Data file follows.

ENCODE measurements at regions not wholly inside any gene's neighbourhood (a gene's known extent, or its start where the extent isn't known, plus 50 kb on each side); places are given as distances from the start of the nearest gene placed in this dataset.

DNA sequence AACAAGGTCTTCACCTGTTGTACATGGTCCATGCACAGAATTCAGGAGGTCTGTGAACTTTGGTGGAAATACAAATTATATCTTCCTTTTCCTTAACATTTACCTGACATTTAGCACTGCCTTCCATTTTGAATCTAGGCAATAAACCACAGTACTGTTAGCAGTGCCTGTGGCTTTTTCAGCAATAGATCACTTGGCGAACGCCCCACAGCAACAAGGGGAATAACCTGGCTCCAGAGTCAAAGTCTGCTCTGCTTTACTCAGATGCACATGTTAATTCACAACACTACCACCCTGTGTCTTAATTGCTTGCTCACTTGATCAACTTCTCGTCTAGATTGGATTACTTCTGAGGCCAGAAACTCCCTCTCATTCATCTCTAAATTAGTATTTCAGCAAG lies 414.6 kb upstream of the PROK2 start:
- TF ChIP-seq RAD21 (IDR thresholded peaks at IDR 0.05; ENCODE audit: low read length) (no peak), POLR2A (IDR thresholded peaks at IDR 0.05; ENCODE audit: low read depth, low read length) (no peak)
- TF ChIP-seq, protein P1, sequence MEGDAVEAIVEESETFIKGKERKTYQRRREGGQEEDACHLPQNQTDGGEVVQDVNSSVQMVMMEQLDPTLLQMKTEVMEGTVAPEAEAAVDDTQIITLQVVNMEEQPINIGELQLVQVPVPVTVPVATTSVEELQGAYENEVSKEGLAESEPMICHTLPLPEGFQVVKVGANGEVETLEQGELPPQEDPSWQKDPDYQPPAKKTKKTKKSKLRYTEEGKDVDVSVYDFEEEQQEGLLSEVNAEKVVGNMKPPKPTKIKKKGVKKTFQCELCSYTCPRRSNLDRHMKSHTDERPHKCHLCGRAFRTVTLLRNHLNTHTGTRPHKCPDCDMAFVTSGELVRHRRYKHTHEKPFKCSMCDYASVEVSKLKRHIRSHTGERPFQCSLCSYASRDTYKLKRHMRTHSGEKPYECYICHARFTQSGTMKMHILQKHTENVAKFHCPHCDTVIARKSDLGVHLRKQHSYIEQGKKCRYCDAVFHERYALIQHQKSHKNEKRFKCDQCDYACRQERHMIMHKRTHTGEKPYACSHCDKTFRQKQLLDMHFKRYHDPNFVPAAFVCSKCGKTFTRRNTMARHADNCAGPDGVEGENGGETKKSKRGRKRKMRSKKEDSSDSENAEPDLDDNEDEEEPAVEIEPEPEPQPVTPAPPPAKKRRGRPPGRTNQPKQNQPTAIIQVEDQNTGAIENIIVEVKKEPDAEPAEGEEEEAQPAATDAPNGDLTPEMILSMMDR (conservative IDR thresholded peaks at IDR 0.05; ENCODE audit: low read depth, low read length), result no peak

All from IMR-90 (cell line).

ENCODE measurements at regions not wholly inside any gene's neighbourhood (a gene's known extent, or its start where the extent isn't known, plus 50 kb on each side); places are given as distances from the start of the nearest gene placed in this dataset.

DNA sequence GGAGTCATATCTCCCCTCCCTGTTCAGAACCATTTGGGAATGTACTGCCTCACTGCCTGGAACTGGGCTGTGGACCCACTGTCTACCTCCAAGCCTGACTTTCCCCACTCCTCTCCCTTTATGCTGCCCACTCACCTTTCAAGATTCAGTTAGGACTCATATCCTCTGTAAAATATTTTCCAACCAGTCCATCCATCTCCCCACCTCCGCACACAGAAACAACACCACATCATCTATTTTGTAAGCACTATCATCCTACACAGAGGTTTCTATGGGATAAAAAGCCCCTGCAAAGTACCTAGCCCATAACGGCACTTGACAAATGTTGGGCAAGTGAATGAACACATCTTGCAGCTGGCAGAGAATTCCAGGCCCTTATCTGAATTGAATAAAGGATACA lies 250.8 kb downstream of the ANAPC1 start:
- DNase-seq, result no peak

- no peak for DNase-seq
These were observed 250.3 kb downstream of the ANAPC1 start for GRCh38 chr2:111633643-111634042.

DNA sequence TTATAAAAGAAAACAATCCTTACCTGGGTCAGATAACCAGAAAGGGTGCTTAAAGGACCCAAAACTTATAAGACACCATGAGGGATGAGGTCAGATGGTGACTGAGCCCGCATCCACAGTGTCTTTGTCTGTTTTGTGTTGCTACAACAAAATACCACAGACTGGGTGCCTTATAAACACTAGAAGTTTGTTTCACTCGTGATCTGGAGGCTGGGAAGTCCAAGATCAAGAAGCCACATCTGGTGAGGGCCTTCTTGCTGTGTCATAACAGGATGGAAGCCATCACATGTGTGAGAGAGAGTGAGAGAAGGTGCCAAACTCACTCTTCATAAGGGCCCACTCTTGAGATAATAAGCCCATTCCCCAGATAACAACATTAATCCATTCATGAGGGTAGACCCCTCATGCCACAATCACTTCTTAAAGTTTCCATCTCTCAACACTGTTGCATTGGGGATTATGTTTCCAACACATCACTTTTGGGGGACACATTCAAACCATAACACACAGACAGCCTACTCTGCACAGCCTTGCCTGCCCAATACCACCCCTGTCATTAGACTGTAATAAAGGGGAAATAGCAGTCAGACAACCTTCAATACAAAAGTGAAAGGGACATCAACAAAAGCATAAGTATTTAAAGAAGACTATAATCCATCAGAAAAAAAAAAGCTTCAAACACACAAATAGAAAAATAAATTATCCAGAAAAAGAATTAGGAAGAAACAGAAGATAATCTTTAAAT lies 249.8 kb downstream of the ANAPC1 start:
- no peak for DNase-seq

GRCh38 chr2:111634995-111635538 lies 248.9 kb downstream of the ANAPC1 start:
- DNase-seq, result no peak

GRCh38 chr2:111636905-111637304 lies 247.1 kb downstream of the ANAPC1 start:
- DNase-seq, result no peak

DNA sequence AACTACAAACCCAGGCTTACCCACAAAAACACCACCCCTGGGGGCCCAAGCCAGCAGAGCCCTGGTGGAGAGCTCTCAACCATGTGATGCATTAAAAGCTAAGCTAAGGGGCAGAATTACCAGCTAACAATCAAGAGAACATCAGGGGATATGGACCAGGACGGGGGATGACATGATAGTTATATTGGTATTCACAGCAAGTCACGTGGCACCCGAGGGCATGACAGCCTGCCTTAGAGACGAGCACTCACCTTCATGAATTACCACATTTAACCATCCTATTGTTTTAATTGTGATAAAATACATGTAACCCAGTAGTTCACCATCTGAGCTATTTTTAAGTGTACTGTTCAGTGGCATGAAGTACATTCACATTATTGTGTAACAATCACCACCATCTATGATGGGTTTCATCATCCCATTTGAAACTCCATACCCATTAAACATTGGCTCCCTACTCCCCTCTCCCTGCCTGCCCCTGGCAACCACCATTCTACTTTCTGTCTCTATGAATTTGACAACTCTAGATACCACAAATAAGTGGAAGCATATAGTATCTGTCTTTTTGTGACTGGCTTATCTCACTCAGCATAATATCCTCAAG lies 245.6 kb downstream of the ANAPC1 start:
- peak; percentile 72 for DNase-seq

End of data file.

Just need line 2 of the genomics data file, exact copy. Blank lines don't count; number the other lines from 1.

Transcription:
DNA sequence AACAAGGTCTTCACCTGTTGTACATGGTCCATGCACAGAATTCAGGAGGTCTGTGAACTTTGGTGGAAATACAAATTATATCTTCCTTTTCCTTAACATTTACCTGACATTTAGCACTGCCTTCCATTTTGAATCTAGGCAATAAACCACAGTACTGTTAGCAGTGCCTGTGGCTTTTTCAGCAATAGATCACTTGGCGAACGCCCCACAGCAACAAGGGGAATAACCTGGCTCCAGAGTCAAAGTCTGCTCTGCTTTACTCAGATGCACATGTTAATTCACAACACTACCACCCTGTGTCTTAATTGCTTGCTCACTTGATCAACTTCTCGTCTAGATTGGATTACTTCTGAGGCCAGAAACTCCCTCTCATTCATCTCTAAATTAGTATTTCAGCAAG lies 414.6 kb upstream of the PROK2 start: